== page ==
One of the most serious physical complications one can experience is the stroke. The physical consequences of stroke can vary greatly, but 80% of patients are affected by hemiparesis or hemiplegia (one-sided weakness or paralysis). In addition, respiratory muscle weakness is often observed after stroke, contributing to exercise intolerance and a higher risk of poor outcome.
When looking for answers and options to treat patients who are experiencing the above complications, it is important to take a look at exactly how they are interrelated as well as how they differ in stroke patients versus other individuals. As a result, the study that we’re going to discuss in this post compares respiratory muscle strength in stroke survivors and healthy individuals, and investigates the correlation between respiratory muscle strength and exercise tolerance.
- Physical consequence of stroke often include hemiplegia and respiratory muscle weakness, limiting exercise capacity and contributing to poor outcome.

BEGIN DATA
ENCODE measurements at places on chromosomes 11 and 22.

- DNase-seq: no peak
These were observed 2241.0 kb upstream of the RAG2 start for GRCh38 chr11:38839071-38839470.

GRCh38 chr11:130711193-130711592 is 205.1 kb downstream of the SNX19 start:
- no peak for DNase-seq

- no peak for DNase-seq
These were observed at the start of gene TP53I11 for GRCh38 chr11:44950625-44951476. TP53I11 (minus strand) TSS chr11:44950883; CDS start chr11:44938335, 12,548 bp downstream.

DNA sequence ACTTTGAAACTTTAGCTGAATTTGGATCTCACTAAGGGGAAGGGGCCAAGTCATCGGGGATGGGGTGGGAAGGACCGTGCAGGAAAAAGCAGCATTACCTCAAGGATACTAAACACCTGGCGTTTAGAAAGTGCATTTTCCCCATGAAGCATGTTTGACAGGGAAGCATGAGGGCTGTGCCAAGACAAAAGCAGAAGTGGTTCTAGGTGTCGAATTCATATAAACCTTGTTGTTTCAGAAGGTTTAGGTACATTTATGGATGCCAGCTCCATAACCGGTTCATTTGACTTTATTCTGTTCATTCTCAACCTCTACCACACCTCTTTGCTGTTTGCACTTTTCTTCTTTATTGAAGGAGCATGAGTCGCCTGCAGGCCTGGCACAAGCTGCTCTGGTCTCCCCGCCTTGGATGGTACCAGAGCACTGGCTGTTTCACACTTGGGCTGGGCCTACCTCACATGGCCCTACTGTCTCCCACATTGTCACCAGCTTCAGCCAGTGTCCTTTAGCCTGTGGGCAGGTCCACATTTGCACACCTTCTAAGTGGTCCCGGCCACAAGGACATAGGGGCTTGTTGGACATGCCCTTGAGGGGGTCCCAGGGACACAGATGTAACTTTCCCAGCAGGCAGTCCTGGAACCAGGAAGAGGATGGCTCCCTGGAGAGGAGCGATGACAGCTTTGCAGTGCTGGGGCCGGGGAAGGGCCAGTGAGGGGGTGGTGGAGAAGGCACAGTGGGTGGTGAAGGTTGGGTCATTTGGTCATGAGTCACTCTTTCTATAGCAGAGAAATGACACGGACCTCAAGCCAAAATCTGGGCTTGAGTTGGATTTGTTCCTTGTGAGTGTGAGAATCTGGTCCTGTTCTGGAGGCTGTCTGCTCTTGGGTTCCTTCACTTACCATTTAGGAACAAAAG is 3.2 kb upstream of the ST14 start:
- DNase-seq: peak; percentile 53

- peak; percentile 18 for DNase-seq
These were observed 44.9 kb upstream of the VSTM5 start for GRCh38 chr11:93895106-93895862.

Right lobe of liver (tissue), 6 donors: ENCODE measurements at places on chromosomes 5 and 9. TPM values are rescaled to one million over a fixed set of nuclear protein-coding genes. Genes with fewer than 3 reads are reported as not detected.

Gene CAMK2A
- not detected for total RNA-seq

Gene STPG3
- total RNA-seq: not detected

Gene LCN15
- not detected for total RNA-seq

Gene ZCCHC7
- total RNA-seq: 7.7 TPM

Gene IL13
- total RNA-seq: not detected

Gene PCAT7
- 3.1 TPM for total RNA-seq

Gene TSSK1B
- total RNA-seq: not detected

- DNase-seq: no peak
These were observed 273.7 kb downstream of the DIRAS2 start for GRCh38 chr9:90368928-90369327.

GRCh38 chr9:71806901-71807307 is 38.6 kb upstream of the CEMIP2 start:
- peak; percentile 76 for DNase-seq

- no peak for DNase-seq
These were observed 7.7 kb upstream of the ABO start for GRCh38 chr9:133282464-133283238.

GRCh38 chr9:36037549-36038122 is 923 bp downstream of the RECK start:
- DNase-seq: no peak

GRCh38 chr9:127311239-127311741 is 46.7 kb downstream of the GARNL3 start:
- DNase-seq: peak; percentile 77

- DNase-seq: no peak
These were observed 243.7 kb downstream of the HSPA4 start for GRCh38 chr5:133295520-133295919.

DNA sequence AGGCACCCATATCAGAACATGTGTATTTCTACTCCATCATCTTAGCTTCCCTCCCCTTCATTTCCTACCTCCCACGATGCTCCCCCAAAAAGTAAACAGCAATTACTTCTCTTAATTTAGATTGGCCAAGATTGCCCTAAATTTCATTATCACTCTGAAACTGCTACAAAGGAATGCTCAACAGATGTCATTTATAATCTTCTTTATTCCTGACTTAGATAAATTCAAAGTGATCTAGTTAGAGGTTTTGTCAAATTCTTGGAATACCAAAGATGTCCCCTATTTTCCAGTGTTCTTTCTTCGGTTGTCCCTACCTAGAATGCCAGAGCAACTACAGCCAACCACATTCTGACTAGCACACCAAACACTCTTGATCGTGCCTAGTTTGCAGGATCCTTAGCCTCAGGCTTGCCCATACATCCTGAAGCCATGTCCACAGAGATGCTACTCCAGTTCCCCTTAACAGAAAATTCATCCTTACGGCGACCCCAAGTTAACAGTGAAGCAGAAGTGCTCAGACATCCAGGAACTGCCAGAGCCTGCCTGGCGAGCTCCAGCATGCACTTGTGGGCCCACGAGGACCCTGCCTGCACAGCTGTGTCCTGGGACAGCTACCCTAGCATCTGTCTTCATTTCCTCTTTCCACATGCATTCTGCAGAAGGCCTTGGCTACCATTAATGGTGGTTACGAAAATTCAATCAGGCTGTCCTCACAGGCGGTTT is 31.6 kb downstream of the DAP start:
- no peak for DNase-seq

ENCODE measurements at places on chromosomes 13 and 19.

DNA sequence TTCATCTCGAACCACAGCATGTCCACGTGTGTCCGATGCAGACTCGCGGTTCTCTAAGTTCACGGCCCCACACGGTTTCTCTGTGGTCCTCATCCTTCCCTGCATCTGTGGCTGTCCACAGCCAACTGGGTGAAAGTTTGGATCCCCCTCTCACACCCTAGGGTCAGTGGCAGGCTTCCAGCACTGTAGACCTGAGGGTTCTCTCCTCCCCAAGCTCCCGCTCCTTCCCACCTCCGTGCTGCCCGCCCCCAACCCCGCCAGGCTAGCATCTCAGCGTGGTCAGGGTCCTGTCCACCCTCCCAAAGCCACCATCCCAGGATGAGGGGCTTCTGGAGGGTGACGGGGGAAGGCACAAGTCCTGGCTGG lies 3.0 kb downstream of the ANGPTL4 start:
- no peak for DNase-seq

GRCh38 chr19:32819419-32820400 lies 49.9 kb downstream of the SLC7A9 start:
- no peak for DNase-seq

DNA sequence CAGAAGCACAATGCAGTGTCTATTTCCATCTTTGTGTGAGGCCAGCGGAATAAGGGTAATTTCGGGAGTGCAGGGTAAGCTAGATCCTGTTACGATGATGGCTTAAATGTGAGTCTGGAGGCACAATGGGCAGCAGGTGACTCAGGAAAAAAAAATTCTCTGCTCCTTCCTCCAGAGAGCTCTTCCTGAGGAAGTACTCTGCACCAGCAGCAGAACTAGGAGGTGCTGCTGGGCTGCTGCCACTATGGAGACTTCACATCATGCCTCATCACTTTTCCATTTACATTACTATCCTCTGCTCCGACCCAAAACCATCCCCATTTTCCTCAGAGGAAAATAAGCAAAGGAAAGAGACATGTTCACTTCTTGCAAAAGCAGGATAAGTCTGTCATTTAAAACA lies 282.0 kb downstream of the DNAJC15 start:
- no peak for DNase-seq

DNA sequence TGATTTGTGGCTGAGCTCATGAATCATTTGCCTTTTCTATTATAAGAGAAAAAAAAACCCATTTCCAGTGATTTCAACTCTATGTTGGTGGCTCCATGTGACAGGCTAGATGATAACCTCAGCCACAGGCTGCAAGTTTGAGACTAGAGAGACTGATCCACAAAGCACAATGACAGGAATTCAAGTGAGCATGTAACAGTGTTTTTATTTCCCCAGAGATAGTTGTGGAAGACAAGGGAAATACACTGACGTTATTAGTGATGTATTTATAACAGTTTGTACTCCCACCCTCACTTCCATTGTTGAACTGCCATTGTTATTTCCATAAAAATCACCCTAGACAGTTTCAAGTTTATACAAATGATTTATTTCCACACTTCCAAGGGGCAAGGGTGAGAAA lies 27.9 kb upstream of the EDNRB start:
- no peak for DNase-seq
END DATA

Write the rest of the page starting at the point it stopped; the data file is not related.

- Respiratory muscle strength was found to be reduced by 60% in stroke survivors.
- Maximal inspiratory pressure (MIP) positively correlated with exercise capacity.
Based in a positive correlation, MIP can directly influence exercise capacity after stroke and improve outcome and survival.
The study examined the following throughout its duration:
- Maximal inspiratory pressure (MIP)
- Maximal expiratory pressure (MEP)
- The six minute walk test (6MWT)
The above were assessed in stroke survivors with hemiparesis or hemiplegia who were able to walk. They were also compared to an age- and sex-matched healthy control group.
MIP and MEP in stroke survivors were reduced by about 60% when compared to the healthy control group. A positive correlation between MIP and 6MWT was found by the Pearson coefficient.
In conclusion, stroke survivors with reduced mobility have significantly reduced respiratory muscle strength. A positive correlation exists between MIP and 6MWT, indicating that respiratory muscle training (RMT) can directly influence exercise tolerance in stroke survivors and contribute to better prognosis and survival. It is, therefore, an important technique and option to keep in mind for patients.
Cahalin LP, et al. Inspiratory muscle training in patients with chronic heart failure awaiting cardiac transplantation: results of a pilot clinical trial. Phys. Ther. 77(8), 830–838 (1997)Lista Paz A, et al. Respiratory muscle strength in chronic stroke survivors and its relationship with the Six-Minute Walk Test. Arch Phys Med Rehabil. 2015 Oct 28.